Nearly two weeks after National Security Advisor Michael Flynn resigned, another member of the Trump administration is in the hot seat because of his ties with Russia. The Washington Post reported on Wednesday that Attorney General Jeff Sessions met the Russian ambassador in Washington twice in 2016.
During his Senate nomination hearing, Sessions stated that he did not meet with any Russian representatives during the election campaign. Although he denied lying under oath, Sessions is clearly in a bad position. Democrats are calling for his resignation, but for now Republicans—who have a majority in Congress—seem to be satisfied with Sessions' decision to recuse himself from any investigation of the 2016 election.
Whatever fate may reserve for Sessions, the FBI, like the Senate and Congressional intelligence committees, is determined to shed light on Donald Trump's involvement with Russia. From what we already know, the "Russia affair" seems more worrisome and serious than the beginnings of Watergate, which led President Nixon to resign in August 1974.
A 3-Part Scandal
There are three parts to the Trump-Russia scandal. The first is Russia's ability to blackmail the 45th president of the United States. According to a report by Christopher Steele, a former British intelligence agent, Russia has compromising information about the former real estate mogul. This information has not yet been verified.
The same can't be said for the second part of this scandal: Russian interference in last year's election campaign. In June 2016, Russia became the prime suspect after the Democratic Party was hacked and Hillary Clinton's emails were leaked. An intelligence report given to President Obama before he left the White House revealed Russian involvement in the hacking and a propaganda campaign to discredit Clinton.
Now we must find out if a foreign power's attempts to influence the elections were conducted in collaboration with Trump or his team. Several elements point to this hypothesis. In July 2016, Trump publicly encouraged Russia to hack into and leak Clinton's emails. On Oct. 2, Roger Stone, a man who is close to Trump, used the hash tag #WikiLeaks to announce the end of Clinton's campaign. Five days later, WikiLeaks published the first series of emails between Clinton and her campaign director, John Podesta. In December 2016, the Russian foreign affairs ministry's second-in-command admitted that members of Trump's entourage had contacted Russian representatives.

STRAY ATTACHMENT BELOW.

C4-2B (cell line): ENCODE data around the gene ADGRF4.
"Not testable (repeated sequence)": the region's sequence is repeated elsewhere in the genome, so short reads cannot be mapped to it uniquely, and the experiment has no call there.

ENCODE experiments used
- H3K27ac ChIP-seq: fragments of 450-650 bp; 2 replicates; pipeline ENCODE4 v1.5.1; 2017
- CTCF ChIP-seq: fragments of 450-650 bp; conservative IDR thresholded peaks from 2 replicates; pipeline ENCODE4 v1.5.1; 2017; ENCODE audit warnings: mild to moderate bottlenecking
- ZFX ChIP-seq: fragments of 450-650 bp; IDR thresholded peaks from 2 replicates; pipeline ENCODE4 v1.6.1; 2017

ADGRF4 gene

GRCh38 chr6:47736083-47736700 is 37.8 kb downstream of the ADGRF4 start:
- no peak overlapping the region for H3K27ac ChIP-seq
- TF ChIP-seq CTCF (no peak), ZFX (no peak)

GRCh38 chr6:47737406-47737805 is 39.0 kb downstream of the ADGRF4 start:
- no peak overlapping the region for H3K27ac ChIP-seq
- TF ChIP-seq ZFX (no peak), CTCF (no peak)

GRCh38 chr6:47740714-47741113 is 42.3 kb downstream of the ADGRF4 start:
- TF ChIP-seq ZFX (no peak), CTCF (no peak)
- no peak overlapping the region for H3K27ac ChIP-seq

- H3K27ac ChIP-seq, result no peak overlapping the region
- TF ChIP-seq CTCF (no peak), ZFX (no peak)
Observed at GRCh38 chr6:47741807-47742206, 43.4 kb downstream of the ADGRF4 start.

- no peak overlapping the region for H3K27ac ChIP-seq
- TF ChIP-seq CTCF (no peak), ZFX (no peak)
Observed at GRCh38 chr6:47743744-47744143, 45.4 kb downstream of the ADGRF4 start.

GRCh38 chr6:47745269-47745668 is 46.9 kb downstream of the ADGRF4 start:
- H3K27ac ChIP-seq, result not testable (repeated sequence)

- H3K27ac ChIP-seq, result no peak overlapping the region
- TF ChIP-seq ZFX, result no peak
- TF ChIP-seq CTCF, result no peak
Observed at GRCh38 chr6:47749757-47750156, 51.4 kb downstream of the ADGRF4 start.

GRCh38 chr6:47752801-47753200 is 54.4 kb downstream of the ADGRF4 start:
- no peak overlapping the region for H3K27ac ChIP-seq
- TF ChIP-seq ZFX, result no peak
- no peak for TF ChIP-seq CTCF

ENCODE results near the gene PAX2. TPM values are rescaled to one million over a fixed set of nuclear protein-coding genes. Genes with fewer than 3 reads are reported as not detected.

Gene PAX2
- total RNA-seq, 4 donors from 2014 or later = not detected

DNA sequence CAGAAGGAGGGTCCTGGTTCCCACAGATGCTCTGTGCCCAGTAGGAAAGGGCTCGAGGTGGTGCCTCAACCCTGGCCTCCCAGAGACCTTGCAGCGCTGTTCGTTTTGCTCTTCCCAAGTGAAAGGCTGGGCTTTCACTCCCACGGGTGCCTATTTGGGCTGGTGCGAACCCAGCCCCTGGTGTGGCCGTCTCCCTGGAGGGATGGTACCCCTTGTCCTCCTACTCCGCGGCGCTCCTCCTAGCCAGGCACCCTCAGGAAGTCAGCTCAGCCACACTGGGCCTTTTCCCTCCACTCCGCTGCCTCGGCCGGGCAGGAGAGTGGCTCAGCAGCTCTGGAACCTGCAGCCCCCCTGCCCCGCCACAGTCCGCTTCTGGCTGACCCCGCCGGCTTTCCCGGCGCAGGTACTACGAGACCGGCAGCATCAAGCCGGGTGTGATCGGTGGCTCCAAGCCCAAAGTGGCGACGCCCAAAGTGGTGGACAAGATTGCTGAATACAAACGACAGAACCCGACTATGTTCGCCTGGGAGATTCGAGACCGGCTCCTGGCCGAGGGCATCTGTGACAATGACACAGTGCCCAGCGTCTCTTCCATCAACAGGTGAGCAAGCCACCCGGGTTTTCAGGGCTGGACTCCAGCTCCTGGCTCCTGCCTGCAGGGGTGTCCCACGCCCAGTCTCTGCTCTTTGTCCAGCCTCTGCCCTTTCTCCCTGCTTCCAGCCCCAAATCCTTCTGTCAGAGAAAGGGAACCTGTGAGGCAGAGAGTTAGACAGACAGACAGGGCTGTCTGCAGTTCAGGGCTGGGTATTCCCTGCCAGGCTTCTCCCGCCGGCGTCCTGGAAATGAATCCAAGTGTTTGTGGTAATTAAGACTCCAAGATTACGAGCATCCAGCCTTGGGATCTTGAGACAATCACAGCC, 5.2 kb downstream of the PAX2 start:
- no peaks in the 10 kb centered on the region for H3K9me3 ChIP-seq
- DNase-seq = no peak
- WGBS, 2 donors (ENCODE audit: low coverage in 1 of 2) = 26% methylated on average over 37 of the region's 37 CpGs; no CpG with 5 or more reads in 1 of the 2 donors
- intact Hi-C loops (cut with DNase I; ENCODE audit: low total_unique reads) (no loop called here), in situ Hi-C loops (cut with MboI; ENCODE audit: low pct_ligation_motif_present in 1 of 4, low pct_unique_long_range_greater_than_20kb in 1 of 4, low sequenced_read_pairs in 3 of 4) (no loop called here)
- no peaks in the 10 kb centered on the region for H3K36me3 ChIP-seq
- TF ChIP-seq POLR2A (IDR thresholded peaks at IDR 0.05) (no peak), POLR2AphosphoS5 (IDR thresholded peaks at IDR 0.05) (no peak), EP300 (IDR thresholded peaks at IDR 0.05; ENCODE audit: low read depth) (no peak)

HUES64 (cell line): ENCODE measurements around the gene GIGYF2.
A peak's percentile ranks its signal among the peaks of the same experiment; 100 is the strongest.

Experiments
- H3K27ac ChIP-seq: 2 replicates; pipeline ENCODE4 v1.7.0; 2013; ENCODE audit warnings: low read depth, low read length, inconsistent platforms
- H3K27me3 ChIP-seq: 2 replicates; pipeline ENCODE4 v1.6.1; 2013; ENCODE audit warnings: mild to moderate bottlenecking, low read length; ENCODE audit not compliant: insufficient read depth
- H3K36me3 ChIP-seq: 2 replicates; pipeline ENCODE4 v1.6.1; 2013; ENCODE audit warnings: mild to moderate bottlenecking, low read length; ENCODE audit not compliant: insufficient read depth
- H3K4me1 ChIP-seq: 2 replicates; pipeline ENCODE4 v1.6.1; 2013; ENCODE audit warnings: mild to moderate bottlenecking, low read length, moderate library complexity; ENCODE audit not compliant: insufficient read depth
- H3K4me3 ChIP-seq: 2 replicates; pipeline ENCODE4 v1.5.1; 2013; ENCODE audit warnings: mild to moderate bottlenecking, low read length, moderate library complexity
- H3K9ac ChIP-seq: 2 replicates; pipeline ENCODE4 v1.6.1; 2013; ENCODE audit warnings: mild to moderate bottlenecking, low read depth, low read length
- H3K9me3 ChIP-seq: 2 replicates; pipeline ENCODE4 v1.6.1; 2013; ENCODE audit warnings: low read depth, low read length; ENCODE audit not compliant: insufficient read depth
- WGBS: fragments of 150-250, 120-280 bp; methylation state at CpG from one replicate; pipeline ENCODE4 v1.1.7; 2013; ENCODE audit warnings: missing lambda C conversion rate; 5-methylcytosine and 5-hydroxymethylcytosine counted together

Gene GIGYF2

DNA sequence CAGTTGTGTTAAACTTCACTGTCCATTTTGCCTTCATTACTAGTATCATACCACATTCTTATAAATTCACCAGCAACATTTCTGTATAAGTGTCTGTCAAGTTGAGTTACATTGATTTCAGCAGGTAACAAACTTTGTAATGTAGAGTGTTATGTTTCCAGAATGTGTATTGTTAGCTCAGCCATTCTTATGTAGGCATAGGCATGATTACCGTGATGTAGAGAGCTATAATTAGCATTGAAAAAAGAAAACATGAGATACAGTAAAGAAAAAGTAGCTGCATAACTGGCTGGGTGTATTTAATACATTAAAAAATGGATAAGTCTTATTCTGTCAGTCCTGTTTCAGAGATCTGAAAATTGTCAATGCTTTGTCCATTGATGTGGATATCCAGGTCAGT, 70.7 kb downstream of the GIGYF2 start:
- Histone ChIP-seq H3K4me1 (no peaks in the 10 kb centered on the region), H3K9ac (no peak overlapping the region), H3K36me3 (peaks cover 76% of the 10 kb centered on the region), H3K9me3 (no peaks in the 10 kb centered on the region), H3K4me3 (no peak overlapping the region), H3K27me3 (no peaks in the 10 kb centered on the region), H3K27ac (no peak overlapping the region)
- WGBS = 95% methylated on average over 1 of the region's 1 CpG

The third aspect of this scandal is the relationship of members of the Trump administration with Russia. Until this week, Flynn was the most blatant example. Flynn, President Trump's former national security adviser, contacted the Russian ambassador in Washington in December 2016 to discuss the Obama administration's sanctions against Moscow for interfering in the presidential election. Flynn allegedly promised that the future Trump administration would abandon these sanctions.
The Logan Act, an obscure law dating back to 1799, forbids anyone outside the executive from making any foreign policy commitments on behalf of the United States government. It wasn't this clearly illegal act that pushed Flynn to resign—the Trump administration just couldn't keep hiding the truth.
Trump believes the "Russia scandal" is an attack from frustrated Democrats trying to undermine his credibility. In its last days in power, the Obama administration did everything it could to disseminate evidence of Russia's involvement in the 2016 campaign—which only plays into that idea.
That being said, Trump is the cause of his own troubles and the accusations against his allies. If Trump hadn't enthusiastically professed his admiration for Vladimir Putin and his autocratic ways, turned a blind eye to his main advisers' closeness to Russia, and questioned U.S. involvement in NATO, his presidency wouldn't be under fire.